Just Flow. ~ Monica Jones

Via elephant journal
on Apr 16, 2012
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Photo: Fitness Goop

It doesn’t matter what others are doing,” is something I hear frequently since I started practicing yoga and it is one of the things that was hard for me to do in my early days of practice.

Despite what the teacher, as well as my thoughts, instructed me to do, I ended up watching what others were doing.

About half of the time I spent on a class, I was focused on what my mat neighbor could do and I couldn’t, or on what I could do and she or he couldn’t , and let’s face it, a small part of me was smiling when I could do something that they couldn’t. In other words, my ego was driving almost half of my practice.

After six years of dedicated yoga practice, I didn’t realize that I had finally master to be focused on what I was doing, and not in what others were doing. Until something happened in class the other day.

There I was, flowing and breathing until the instructor walked us into a simple, and sometimes challenging, tree pose. I found myself watching others. But not with a “judgmental ego-driving eye” but rather with a “here-we-are” eye. Within seconds, a feeling of full freedom took over me, a truly sense of “it doesn’t matter what others are doing” came to be clearer than ever before.  It also hit me that, off the mat, we should apply the same concept of just living our lives without paying attention of what others are doing.

Yes. All those thoughts and feelings came to me in probably only five breaths in tree pose

 It was a beautiful state of mind, even though I was kind of thinking and feeling all these at once, my balance was unshakable because I was not caring about others. I was just being in the pose and being a part of what was happening in the room.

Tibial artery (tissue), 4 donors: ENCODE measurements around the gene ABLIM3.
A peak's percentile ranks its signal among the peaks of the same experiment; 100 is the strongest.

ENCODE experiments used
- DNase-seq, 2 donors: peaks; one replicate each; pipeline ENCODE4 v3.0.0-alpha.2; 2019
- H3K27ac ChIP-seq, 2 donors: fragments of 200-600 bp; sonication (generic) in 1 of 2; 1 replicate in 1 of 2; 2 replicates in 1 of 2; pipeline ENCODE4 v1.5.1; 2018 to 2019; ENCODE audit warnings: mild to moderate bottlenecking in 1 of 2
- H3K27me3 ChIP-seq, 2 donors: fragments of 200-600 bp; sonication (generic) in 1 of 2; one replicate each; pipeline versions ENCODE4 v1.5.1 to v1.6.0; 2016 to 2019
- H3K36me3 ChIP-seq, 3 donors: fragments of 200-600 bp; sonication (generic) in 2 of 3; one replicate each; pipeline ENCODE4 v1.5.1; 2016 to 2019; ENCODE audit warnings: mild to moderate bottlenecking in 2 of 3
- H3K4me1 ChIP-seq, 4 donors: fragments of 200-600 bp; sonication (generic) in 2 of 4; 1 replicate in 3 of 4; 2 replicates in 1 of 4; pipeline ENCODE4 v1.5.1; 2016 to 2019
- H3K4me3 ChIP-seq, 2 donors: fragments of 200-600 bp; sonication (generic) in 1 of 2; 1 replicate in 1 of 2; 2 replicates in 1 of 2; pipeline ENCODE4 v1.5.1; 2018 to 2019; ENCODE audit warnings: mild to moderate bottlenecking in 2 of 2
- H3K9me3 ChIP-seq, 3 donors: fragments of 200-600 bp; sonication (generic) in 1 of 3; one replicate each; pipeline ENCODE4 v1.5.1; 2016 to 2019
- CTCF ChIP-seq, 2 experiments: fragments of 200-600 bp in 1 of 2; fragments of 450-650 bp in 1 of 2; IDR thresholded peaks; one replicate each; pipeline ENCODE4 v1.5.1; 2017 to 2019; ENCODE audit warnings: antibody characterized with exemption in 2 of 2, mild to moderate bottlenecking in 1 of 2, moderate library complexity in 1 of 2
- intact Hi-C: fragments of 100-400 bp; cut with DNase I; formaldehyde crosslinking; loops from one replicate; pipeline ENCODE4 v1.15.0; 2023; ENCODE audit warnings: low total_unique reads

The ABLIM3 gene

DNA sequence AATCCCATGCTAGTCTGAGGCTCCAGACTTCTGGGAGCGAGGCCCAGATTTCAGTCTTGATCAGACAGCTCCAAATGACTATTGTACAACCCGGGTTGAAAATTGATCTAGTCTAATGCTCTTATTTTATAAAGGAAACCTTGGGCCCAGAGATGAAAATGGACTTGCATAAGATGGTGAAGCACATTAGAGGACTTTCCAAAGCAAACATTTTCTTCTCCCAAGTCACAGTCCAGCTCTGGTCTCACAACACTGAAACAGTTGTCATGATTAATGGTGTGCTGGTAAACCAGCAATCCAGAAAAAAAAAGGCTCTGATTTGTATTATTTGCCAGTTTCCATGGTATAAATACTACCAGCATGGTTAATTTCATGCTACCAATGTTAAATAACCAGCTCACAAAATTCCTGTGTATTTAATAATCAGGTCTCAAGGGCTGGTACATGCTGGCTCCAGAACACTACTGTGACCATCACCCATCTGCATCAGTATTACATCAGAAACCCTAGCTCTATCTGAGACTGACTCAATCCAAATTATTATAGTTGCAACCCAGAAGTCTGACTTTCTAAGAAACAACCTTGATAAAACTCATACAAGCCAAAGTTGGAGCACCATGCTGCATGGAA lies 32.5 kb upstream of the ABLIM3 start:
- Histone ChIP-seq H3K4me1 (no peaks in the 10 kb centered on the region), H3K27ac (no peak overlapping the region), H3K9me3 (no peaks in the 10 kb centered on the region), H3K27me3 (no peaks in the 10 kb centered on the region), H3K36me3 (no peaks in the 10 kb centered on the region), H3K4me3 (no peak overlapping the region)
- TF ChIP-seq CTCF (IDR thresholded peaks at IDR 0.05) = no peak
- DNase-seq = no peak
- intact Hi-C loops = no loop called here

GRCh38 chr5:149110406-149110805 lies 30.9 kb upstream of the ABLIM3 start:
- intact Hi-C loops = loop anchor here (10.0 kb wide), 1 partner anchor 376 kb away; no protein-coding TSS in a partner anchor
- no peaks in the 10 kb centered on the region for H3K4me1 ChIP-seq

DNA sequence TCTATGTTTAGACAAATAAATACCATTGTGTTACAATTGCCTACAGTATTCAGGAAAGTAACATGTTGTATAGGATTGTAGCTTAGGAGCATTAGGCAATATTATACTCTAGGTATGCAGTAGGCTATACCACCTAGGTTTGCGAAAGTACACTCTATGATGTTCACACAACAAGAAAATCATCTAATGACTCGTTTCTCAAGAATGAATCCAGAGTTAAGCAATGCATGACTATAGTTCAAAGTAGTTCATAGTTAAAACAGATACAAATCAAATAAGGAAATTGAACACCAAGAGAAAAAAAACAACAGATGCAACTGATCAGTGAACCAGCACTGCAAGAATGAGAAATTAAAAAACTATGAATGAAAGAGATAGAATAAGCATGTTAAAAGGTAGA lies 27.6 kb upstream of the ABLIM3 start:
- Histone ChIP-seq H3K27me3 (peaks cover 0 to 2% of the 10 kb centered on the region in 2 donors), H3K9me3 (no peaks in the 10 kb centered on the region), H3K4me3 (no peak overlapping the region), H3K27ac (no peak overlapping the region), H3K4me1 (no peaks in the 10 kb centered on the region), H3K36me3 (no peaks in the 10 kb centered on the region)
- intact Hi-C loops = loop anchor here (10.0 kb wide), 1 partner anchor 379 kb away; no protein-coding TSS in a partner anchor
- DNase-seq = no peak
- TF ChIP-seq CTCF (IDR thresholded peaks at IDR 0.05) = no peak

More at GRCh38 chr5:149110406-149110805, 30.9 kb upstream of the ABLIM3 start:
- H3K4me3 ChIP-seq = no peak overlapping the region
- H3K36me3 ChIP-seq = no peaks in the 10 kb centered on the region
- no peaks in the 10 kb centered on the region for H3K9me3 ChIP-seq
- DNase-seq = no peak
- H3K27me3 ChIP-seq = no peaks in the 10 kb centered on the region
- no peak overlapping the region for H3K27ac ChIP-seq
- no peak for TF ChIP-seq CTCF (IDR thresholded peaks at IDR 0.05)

One of the reasons why I love yoga is because it teaches me life lessons. In this case, it reinforced me in something that I try to practice every single day in my life: To not compare myself to others.

Society teaches us since our early years that we should look or act in a certain way in order to “fit,” to be accepted, and that we should accomplish certain professional and personal goals in life if we want to know the meaning of success and happiness.

This is commonly measured by certain standards like the amount of money in our bank so we can feel happy, that we should be the best of what we do, etc.

To tell the truth, in my view, nothing about these statements is wrong if we really enjoy the process. If we enjoy what we do or how we act; if we flow through life the same way we flow in our mats, without paying attention of what the neighbor is doing;  if we do our best without being worried of being the best.  We will achieve success and happiness by just showing up in our day to day life, by being completely present in our day to day activities.

What success means to you may be different to what success means to me. What failure means to you may be different to what failure means to me. What happiness means to you may be different to what happiness means to me.  Either way there is nothing else for me to do than to accept it, without judgment, and allow us to flow free.


Edited by: Hayley Samuelson


Monica found discovered yoga 6 years ago as a way to find fitness, but quickly she realized that yoga was way more than that. Through Yoga she found a connection with herself, a tool to re-discover her true essence and a way of living. Because of her passion to Yoga and its benefits, she decided to become a Yoga Teacher and in 2009 she deepened her understanding by completing her 200 hour teacher training and registered with the Yoga Alliance. Monica teaches a Vinyansa  Flow class focused on synchronizing breath and movement with detail attention in alignment. Monica encourages her students to come to their mat just as they are, to leave their ego at the door, to connect with their breath, and that is OK to let go and surrender.

Monica is also a Reiki Karuna master and incorporates this healing energy in her classes.



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3 Responses to “Just Flow. ~ Monica Jones”

  1. […] Hell yeah yoga can help. Yin yoga generally targets the connective tissues of the hips, pelvis, and lower spine and a calmer yin-style practice works to shift the nervous system into a parasympathetic or more passive state. Blood flow to the organs is increased and rebuilding the tissues is enhanced. […]

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  3. […] I don’t want to go with the flow. I want to move against it—create my own waves. […]